IRAs and Roth IRAs: What You Need to Know Before You Make This Retirement Account Switch

by Karim Rahemtulla

IRAs and Roth IRAs: What You Need to Know Before You Make This Retirement Account Switch

by Karim Rahemtulla, Options Expert

Monday, January 11, 2010: Issue #1172

Let's talk retirement - and specifically, Individual Retirement Accounts (IRAs).

Simply put, these are accounts that investors set up to save for retirement. They come in various forms, including the two that I'm going to talk about here - traditional IRAs and Roth IRAs.

On the surface, a Roth IRA seems like the best bet, as it allows for tax-free accumulation of profits on your contributions. A great idea, for sure. But there's a catch: It's always been restricted to people who earned less than a certain amount. If you earned more, you were forced to use a traditional IRA, where the gains are taxed.

Until now.

A recent change in the tax laws regarding qualifications for Roth IRAs, versus traditional IRAs, should have many folks jumping for joy....

Until this year, you couldn't qualify for a Roth IRA unless you fell below specific income requirements. But the government has now decreed that anyone can have a Roth IRA, regardless of their income level. Furthermore, if you have a traditional IRA, you can switch it over to a Roth - with all future gains and distributions being tax-free.

Super. Break out the champagne, right?

Not so fast...

The Roth IRA Trap

While spending your hard-earned money tax-free when you retire sounds like a great idea, there are catches. Several catches. And you need to be well-informed before you even think about making the switch to a Roth IRA.

Here are just a couple of issues:

  • Government: The government is angling for a lot of cash with this move. Think about the trillions of dollars sitting in retirement accounts. The lure of collecting taxes early on those trillions makes even the sleepiest bureaucrat wake up.
  • Tax Implications: Any money you switch from your regular IRA to a Roth will be taxable. This means you'll pay tax on these funds at the marginal rate over a couple of years.

However, if you're at the 25% tax rate and you decide to make the switch, the amount you transfer will increase your marginal rate and may push you into the 35% bracket or higher.

Ask yourself this: What will your estimated tax rate be at retirement? If it's going to be lower and you're within a few years of retiring, the Roth switch may not be for you.

In addition, the taxes due must come from somewhere. For example...

The Traditional IRA: Switch to a Roth IRA Now Or Pay Later?

Let's take a traditional IRA with $500,000 in it.

If you switched to a Roth IRA, you'd owe at least $175,000 in taxes at the 35% tax rate. That would leave your investible capital at $325,000. But the pros tell me that you need to pay that $175,000 out of other funds so your IRA is intact and can earn money tax-free without having to spend years getting your principal back to square one. Hmm, now where can I find an extra $175,000 lying around?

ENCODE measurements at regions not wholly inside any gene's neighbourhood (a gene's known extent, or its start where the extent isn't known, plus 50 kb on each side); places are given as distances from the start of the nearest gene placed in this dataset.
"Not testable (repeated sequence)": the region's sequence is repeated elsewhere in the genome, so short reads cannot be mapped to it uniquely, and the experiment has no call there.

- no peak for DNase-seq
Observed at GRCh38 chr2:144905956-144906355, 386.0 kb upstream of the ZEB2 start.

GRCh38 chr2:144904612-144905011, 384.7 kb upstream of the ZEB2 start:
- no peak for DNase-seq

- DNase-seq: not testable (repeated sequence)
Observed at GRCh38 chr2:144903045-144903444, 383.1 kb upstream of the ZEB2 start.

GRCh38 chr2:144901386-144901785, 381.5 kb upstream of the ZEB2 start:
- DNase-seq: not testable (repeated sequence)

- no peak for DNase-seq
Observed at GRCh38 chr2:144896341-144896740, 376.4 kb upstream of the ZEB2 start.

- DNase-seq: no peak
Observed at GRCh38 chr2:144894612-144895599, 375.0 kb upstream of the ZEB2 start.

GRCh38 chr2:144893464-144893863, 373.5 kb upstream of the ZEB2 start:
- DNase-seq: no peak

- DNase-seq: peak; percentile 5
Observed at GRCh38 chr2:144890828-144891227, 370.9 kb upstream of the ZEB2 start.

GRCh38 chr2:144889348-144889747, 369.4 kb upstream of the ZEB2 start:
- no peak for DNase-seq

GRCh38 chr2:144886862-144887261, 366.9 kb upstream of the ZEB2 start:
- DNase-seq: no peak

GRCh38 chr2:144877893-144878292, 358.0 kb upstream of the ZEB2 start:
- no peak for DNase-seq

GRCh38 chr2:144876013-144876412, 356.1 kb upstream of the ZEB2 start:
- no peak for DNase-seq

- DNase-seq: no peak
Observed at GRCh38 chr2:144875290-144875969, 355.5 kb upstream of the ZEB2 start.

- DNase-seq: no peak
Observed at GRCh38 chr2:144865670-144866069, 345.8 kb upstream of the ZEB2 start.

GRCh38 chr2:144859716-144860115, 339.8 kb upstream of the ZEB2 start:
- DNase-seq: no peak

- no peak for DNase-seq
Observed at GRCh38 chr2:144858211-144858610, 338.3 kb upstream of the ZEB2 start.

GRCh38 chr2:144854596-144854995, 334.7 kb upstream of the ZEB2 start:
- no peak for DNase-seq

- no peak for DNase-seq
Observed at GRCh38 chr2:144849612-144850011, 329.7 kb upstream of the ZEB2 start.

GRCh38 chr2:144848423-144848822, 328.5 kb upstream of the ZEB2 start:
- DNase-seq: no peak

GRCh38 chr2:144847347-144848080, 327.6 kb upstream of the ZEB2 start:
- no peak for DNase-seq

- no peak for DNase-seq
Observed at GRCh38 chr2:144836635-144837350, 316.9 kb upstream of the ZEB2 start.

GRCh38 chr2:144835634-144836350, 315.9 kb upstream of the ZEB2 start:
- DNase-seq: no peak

The thinking behind making the Roth tax switch now is simple: Taxes are going up (maybe way up, thanks to our lavish spending habits), so better to cough it up now before you really have to hand over some big bucks later.

In fact, it's not out of the realm of possibility that marginal tax rates will top 50% for the highest earners within a couple of years - something that would make the Roth switch really expensive.

The upside, however, is that tax history doesn't usually change because of fiscal responsibility, but because of political will. Over the past 40 years, we've seen marginal rates decline from over 70% to the low 30% level.

And while we're on the upward slope today, who knows where we'll be in 20 years?

Thinking About Switching to a Roth IRA? Consider This...

Taxes might have declined by the time you take a distribution. So scare tactics aside, let's look at a couple of solutions...

  • Status Quo: The easiest thing to do is let your traditional, tax-exempt IRA continue to grow and just pay the taxes at the marginal rate upon distribution. The money you'd have to find to pay the taxes today (compounded at a reasonable rate going forward) would likely make up for a good chunk of what you'd pay in taxes later anyway. And if your rate is lower in the future, you may actually come out ahead if you're looking at a period of 10 or 20 years.
  • Switch in Stages: If you're going to switch to a Roth IRA, don't let the government fool you into thinking that you can pay the taxes over the next two or three years. From what I can tell, it's a gimmick - it wants  the money now.

Instead, consider switching over a longer period of time, transferring just enough each year, so that your tax bite doesn't vault you into some ungodly high tax bracket. For example, if you have $500,000 to switch, transfer $50,000 a year over 10 years and pay the tax on that amount - it's a lot more manageable. Check with your accountant that there are no future restrictions on switching your IRA in this way. If not, why do it all at once?

The bottom line: The Roth IRA switch is good news, but it's nothing to write home about. If it was, I assure you the government wouldn't be pushing it so hard!

Good investing,

Karim Rahemtulla

P.S. Please note that this column is just to bring the Roth IRA subject to your attention. Make sure you check with your accountant before you do anything.

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